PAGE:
One of the most common questions that comes up when upgrading your digital SLR is whether or not to go with a “full frame” camera or stick with a crop sensor. There’s good and bad things about both types of cameras, but here are a few benefits of the larger “full frame” sensor: [Read more…] about Benefits of a Full Frame Camera
In a previous post, I talked about the importance of being careful when switching your camera lenses, in order to avoid dust from gathering on your camera’s sensor. But I didn’t elaborate much on how to switch your lenses, so here’s my method for switching camera lenses:
- Put your camera on a flat surface, so that the lens is pointing straight up
- Unlock the lens on your camera body, and turn the lens just a little bit so you can let go of the lens and it remains unlocked (but it’s still resting on the camera body)
- Remove the cap on the bottom of the new lens you want on your camera
- Hold the new lens in your right hand, and twist off the lens on your camera with your left hand
- Quickly mount the new lens with your right hand and lock it onto the camera
- Put the cap on the bottom of the old lens
In a previous post, I talked about the importance of keeping your camera’s sensor clean. The best way to do that is to be extremely careful when you switch out lenses on your camera.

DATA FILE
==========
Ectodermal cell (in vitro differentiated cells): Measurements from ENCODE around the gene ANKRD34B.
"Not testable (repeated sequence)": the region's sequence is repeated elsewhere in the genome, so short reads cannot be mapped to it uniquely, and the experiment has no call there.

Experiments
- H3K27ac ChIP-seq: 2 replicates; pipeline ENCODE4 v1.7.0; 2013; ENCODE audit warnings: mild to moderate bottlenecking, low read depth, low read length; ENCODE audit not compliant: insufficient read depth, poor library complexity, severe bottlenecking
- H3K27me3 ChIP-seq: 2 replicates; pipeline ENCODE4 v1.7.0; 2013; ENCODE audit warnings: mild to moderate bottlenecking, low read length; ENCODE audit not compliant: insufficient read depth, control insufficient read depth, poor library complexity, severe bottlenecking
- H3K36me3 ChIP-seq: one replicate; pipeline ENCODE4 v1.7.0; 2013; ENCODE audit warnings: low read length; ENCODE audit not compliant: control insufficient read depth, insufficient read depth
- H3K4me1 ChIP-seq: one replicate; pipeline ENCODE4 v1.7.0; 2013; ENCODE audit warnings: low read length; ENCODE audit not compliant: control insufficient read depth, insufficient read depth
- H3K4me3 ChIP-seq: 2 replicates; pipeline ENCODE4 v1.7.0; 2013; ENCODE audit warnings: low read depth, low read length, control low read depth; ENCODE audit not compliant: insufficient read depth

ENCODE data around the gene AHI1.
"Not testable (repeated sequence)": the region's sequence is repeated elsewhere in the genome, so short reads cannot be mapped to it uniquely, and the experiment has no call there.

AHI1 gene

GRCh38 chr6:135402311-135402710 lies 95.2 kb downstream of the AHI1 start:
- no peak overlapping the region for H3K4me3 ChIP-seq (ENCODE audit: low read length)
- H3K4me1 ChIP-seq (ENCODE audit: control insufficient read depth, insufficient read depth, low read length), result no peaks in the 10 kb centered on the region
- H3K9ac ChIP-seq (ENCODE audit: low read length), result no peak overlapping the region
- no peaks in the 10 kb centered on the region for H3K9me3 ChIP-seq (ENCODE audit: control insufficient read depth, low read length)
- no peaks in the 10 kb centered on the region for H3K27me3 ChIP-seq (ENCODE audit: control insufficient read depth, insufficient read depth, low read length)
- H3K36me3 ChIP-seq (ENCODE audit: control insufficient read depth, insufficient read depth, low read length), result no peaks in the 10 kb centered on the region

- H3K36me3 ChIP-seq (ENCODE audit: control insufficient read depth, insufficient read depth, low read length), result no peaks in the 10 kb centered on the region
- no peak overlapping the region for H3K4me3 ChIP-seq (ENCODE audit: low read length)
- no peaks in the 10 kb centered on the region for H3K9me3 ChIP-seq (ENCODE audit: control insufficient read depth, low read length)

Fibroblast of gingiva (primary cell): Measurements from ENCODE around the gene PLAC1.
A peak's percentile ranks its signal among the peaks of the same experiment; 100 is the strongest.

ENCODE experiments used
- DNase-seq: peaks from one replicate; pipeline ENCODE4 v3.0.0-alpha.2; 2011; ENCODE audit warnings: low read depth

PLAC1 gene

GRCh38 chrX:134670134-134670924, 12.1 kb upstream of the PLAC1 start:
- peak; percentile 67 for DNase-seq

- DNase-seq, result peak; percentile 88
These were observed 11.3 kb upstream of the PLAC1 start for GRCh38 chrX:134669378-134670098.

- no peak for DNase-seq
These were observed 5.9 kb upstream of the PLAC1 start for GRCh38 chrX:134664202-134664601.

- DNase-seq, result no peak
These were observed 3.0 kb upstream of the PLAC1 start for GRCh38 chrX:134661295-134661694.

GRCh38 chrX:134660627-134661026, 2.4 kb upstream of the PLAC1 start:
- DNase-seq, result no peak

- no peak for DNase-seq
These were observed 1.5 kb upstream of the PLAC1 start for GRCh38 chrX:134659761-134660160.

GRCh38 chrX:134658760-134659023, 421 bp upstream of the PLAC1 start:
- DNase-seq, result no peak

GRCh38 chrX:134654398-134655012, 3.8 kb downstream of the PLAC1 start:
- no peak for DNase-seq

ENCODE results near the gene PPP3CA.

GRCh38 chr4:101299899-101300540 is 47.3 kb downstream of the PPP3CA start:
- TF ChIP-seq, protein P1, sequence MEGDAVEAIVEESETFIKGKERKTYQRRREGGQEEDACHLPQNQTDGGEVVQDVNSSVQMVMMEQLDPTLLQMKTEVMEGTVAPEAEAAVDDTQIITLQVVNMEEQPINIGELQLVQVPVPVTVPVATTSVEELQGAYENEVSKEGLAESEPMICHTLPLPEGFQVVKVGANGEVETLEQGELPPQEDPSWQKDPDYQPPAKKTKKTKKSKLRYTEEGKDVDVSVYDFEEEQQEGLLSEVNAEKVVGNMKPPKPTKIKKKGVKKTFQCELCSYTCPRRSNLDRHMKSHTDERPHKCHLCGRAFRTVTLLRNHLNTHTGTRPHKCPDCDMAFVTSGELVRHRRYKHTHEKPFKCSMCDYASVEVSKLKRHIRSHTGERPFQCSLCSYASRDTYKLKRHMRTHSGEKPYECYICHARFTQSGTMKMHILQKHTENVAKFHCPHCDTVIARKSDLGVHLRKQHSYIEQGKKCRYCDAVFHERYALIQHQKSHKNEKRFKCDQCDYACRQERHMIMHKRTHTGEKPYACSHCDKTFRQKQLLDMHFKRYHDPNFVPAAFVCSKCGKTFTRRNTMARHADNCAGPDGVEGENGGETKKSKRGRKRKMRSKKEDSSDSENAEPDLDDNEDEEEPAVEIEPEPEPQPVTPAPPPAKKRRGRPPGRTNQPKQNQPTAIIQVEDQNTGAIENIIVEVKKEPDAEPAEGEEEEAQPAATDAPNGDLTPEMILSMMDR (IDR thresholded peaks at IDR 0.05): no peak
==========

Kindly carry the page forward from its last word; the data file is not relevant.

But, what if you still get a little dust on your sensor despite being super careful? [Read more…] about What to do when you get sensor dust
As a photographer with a science background, I’ve always been on the lookout for a good book on the science behind photography. Although Ansel Adams got pretty technical in his excellent books, they left me wanting to know more about how cameras, lenses, and sensors work.
So, I started searching for the right book, and immediately found the comprehensive works of Rudolf Kingslake. But, his books turned out to be a little too technical for me.
Just when I thought my search for the perfect book had ended in failure, I ran into Charles Johnson and discovered his wonderful book, Science for the Curious Photographer. I’ve already read it twice, and I must say it’s the perfect book for anyone who wants to understand how their camera works. [Read more…] about Book Review: Science for the Curious Photographer by Charles Johnson
Last week, I wrote a post about why it’s important to keep your lenses clean, and included an example photo to help illustrate my point.
Well, it turns out I was wrong about what caused those dust specks in the photo: they were NOT caused by dust on the lens, but instead resulted from dust on the camera’s sensor.
As Eric and Mike pointed out in their comments, dust on your lens will rarely show up in the end photo because you’ll always be focusing much farther than the front element of your lens (which is where the dust is). Ron Brinkmann put together an excellent article with great examples that helps show this.
For dust on your lens to be visible as specks in your photo, you’d have to be focusing your lens to an extremely close distance (even closer than what most macro lenses can do). So, any specks of dust you see in your final image most likely were caused by dust on your camera’s sensor. [Read more…] about Why you should keep your camera’s SENSOR super clean